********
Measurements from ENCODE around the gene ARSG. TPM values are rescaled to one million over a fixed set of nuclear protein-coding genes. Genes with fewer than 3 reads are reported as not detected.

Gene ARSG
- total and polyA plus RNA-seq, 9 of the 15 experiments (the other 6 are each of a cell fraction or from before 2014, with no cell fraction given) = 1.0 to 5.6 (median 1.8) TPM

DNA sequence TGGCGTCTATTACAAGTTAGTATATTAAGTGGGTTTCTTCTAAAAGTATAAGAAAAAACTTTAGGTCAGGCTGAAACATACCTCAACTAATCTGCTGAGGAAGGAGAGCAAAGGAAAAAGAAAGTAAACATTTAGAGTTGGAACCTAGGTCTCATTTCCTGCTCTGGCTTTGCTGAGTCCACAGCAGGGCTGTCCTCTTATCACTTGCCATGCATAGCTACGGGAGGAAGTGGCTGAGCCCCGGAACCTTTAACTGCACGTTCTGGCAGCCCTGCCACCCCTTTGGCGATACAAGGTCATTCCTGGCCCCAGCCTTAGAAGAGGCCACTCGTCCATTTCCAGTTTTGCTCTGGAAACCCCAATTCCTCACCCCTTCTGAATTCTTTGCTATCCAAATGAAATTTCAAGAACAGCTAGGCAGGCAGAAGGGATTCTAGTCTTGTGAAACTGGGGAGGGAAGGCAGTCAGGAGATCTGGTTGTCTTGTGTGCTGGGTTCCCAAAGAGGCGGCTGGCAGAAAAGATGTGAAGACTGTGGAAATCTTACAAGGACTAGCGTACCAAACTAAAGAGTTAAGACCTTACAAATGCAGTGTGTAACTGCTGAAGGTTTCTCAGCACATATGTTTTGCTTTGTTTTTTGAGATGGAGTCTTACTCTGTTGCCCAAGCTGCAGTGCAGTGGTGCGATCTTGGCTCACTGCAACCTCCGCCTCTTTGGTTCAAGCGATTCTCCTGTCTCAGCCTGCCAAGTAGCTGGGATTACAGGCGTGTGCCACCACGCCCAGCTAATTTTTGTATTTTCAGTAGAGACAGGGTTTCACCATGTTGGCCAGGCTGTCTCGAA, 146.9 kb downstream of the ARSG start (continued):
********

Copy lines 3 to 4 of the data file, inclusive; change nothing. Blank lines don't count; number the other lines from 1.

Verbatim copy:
- total and polyA plus RNA-seq, 9 of the 15 experiments (the other 6 are each of a cell fraction or from before 2014, with no cell fraction given) = 1.0 to 5.6 (median 1.8) TPM

DNA sequence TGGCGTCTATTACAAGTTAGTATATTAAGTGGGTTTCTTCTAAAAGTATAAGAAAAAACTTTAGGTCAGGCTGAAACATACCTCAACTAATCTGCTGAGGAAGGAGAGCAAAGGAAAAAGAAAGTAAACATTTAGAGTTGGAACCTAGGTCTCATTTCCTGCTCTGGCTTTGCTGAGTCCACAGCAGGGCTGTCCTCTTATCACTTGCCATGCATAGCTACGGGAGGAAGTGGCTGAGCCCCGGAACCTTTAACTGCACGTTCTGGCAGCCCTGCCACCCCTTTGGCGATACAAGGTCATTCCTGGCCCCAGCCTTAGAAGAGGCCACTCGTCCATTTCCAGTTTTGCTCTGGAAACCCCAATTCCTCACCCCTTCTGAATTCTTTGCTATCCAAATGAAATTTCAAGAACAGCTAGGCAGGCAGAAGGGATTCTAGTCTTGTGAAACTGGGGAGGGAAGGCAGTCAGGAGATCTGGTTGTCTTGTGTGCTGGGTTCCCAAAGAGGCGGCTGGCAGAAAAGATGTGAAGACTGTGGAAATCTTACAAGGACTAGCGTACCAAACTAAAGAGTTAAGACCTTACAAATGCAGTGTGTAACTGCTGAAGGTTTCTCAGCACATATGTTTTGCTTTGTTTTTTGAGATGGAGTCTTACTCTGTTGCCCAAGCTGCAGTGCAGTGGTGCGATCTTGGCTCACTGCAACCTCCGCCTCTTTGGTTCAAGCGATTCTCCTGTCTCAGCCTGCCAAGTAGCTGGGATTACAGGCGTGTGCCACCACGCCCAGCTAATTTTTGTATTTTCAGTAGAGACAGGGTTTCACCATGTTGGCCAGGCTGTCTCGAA, 146.9 kb downstream of the ARSG start (continued):